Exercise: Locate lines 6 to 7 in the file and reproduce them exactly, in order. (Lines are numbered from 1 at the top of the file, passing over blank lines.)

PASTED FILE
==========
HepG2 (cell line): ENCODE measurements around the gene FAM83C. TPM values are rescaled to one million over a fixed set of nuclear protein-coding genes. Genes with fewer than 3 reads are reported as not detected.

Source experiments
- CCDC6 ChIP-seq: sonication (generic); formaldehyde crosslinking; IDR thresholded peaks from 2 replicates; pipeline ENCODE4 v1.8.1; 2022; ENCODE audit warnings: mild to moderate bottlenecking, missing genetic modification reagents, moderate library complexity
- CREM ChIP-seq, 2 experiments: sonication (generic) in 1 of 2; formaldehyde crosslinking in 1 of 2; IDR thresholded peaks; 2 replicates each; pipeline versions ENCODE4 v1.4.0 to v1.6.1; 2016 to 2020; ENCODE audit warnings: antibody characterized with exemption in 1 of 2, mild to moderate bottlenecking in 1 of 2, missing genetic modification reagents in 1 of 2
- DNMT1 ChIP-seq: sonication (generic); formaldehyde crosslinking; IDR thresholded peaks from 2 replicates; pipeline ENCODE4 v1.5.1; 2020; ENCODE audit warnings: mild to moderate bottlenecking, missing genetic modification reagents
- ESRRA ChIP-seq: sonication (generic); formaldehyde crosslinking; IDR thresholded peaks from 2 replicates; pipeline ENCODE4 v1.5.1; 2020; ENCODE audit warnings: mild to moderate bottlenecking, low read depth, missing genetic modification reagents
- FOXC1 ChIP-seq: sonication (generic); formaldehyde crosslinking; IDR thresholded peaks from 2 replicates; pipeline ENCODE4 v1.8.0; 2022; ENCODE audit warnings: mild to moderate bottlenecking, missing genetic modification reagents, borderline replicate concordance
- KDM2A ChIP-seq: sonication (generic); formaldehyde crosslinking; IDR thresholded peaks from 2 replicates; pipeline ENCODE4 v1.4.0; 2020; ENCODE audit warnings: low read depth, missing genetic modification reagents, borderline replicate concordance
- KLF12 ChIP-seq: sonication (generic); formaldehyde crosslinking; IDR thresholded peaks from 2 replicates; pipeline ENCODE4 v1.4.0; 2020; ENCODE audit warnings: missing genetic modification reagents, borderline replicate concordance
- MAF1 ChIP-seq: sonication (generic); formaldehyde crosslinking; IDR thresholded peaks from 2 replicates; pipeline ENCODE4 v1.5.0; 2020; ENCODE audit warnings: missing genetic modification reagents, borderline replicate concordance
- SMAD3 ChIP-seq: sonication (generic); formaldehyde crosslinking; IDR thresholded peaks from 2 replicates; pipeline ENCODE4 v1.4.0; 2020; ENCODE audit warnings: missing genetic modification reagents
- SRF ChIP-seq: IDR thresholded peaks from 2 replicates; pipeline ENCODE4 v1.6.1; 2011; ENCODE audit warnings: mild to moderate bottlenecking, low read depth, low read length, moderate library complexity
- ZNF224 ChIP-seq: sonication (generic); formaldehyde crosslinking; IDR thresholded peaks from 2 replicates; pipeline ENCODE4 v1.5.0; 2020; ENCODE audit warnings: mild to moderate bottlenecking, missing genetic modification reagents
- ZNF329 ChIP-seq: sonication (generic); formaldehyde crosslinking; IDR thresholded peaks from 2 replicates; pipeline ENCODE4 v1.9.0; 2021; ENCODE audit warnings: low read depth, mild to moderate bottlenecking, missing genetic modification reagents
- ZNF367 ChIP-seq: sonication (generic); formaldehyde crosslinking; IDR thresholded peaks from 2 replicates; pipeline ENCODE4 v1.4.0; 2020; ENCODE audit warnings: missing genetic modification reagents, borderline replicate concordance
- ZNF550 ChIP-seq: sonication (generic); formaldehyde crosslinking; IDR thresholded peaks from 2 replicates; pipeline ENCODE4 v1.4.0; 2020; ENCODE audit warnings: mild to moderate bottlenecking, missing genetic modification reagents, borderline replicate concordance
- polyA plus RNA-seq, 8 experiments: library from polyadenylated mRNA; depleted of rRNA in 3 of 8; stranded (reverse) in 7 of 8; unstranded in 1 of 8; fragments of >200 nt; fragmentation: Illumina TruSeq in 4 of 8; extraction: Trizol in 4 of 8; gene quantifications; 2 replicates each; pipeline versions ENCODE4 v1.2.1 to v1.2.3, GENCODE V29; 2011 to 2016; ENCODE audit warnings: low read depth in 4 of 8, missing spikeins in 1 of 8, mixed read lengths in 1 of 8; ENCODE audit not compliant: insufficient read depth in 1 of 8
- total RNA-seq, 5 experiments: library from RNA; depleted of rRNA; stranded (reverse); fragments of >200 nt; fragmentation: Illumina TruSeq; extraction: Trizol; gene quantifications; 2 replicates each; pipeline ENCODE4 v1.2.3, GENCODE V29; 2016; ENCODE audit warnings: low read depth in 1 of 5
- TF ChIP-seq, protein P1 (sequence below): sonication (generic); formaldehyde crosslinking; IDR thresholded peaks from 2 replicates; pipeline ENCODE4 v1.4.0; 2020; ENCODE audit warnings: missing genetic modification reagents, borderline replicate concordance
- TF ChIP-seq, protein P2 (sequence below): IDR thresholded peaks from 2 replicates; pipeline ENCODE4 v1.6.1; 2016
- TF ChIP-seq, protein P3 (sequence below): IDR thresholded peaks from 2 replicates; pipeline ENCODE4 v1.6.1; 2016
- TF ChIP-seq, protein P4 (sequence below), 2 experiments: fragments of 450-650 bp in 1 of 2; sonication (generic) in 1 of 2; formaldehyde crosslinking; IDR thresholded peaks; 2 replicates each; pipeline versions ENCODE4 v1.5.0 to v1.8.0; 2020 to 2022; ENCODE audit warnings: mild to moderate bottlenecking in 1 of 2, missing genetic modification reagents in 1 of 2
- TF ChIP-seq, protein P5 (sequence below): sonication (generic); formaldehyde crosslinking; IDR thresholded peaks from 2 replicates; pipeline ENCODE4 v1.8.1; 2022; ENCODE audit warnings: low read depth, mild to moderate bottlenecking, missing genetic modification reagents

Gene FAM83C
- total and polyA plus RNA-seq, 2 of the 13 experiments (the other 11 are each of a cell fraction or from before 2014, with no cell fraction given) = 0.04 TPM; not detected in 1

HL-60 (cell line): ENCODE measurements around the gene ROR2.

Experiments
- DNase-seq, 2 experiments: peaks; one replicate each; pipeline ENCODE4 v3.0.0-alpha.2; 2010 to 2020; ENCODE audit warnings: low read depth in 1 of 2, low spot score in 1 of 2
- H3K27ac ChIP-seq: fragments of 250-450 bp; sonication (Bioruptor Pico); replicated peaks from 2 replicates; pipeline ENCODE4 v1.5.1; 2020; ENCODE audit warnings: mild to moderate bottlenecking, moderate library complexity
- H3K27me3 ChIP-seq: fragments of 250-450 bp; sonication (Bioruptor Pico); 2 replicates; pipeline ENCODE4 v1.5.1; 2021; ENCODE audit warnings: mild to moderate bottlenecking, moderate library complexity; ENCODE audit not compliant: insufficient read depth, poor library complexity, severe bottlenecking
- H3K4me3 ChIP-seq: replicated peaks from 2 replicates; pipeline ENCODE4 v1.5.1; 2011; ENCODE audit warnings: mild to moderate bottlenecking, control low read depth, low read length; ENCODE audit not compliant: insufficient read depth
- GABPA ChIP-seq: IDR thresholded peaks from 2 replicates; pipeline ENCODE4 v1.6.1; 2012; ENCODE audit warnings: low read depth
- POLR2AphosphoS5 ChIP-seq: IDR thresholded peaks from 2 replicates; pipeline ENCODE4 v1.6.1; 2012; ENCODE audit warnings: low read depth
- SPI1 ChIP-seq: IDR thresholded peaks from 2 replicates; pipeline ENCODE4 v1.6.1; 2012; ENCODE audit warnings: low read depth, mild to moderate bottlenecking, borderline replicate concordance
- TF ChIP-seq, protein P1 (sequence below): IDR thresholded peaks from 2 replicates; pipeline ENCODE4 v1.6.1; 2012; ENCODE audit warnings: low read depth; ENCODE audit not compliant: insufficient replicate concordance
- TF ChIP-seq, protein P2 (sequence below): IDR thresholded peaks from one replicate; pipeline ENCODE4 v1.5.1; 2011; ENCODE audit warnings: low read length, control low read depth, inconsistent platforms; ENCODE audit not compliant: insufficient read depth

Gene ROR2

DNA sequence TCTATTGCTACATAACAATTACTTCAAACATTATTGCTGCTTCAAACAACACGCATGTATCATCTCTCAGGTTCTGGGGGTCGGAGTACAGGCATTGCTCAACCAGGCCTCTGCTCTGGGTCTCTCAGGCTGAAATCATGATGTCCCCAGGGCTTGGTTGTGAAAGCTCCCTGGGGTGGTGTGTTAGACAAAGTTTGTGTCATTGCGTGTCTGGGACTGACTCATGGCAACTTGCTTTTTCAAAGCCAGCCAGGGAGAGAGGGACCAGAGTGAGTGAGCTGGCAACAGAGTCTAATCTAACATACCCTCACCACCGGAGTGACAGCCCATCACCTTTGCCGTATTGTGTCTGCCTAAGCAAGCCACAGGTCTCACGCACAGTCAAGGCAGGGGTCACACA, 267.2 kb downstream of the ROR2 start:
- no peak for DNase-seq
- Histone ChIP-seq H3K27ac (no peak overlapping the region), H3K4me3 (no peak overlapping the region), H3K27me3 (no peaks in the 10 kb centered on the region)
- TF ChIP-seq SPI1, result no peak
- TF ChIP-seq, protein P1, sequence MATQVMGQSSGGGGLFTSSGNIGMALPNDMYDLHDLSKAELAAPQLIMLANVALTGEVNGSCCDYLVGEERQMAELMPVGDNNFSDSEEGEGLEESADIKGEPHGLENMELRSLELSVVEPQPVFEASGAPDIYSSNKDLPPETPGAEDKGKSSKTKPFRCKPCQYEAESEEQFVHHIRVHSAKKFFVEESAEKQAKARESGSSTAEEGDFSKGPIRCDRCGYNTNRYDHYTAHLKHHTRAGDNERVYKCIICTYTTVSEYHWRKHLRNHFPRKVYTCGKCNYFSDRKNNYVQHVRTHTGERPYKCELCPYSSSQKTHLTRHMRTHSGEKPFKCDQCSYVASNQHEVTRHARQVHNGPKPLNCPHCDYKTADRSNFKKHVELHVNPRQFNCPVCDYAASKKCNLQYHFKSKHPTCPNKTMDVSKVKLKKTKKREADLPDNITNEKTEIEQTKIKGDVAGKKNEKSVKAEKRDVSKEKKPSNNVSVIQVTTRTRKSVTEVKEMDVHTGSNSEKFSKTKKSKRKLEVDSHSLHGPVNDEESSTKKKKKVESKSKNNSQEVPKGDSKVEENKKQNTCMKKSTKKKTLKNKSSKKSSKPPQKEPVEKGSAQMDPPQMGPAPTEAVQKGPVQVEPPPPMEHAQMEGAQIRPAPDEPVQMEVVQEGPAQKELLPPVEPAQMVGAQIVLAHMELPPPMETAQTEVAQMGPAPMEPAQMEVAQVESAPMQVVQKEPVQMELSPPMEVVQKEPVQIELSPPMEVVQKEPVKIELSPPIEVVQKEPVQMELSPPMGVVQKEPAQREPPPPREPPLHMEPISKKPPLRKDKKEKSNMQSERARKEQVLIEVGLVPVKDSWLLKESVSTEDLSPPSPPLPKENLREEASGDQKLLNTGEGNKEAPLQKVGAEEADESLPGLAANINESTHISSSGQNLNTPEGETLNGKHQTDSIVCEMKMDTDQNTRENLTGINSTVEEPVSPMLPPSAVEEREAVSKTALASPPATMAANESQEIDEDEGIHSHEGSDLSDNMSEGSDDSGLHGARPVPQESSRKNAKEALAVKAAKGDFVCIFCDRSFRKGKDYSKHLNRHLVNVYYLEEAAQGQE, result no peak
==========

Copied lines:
- ESRRA ChIP-seq: sonication (generic); formaldehyde crosslinking; IDR thresholded peaks from 2 replicates; pipeline ENCODE4 v1.5.1; 2020; ENCODE audit warnings: mild to moderate bottlenecking, low read depth, missing genetic modification reagents
- FOXC1 ChIP-seq: sonication (generic); formaldehyde crosslinking; IDR thresholded peaks from 2 replicates; pipeline ENCODE4 v1.8.0; 2022; ENCODE audit warnings: mild to moderate bottlenecking, missing genetic modification reagents, borderline replicate concordance